You’d have to look on the Belgian Central Bank website to find out what the level of borrowings of their banks is. Note the “you”. Luckily Flemish, like Dutch, is also nothing like German, so it won’t be easy for you :confused:

I think it is unusual enough that so much is on tic. We are accounting for some 35% of borrowings from the ECB (I thnk). I’d say that’s outsize enough…

Time for the ECB to panic!

Sorry I’m really confused with all the billions being thrown about but does the 100bn include the banking loans that went into NAMA, the ones that are unlikely to be recovered - Anglo/AIB/BOI and the rest? Does some of our sovereign borrowing (+taxes) go to pay NAMA for the loans that we are taking off the banks books and is this why our sovereign debt is so entangled with our banking debt or have I got it all wrong?

No, it doesn’t include loans that went into NAMA, though it may include loans that have yet to go. Some of it is undoubtedly NAMA bonds that have been repo’d.

No, NAMA bonds are not officially included in our sovereign debt.

The guarantee is the reason the two are entwined.

Bás, led’ thoil, a Bhriain. Agus tóg na bastúin eile go hifreann leat.

I’m not that keen on the racist aspects displayed in relation to Germany on this site but I do firmly believe that Angela Merkel is playing a double game in all this and I think it would be in the Governments interest to expose this. It’s very simple to do - publish the list of bondholders (or if you are to cowardly to do it arrange for it to be leaked) - the partial lists that we’ve seen (from gavins blog and others) suggest that Germany and Austria feature heavily. Merkels desire for us to burn the bondholders in the future but not now stinks - why not now Angela? - is it because they’re your people now and you need to give them time to get out? If you take a kindlier view that she is making the comments to set the scene for a ‘bond-fire’ in the current instance but can’t do so for domestic political reasons then we should help her. Or we could plead ignorance and say ‘Oh you were right about that Angela - we’ve just done it - Oh sorry! you didn’t mean now, you meant later? Ah crap! I’ve gone and done it anyway’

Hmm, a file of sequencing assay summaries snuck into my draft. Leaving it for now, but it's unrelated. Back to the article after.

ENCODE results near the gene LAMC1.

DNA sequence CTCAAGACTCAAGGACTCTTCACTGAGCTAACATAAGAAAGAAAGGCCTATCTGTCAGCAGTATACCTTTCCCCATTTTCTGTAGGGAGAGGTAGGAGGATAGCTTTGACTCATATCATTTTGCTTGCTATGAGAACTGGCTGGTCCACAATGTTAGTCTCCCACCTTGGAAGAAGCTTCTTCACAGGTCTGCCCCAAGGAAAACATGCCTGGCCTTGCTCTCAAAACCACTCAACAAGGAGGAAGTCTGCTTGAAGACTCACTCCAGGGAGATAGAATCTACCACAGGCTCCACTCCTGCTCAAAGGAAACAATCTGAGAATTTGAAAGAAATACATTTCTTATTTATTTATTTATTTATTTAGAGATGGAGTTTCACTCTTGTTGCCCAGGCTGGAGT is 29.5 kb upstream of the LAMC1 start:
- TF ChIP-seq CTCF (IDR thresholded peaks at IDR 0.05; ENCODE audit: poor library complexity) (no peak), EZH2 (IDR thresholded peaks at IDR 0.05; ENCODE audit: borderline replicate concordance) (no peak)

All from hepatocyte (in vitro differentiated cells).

On another point - anyone in this country who is rubbing their hands at the prospect of the collapse of the Euro should think again - doing so will expose us all to the interest rates that we see on the bond markets - that is our true base rate at the moment. So think 10% mortgage interest and what that will do to the economy.

I would rather the real rate and all that entails. The sooner we get there the better.

Low interest rates created the problem. We’d be much better off with higher interest rates, less borrowing and more saving.

Breaking news: Statement from Finland stating that they are in opposition to the German proposal to force Ireland to avail of a bailout. … s-info.php

Tóg go bog é! :open_mouth:


Shit, the wheels have come off.

So much for the bargaining strategy.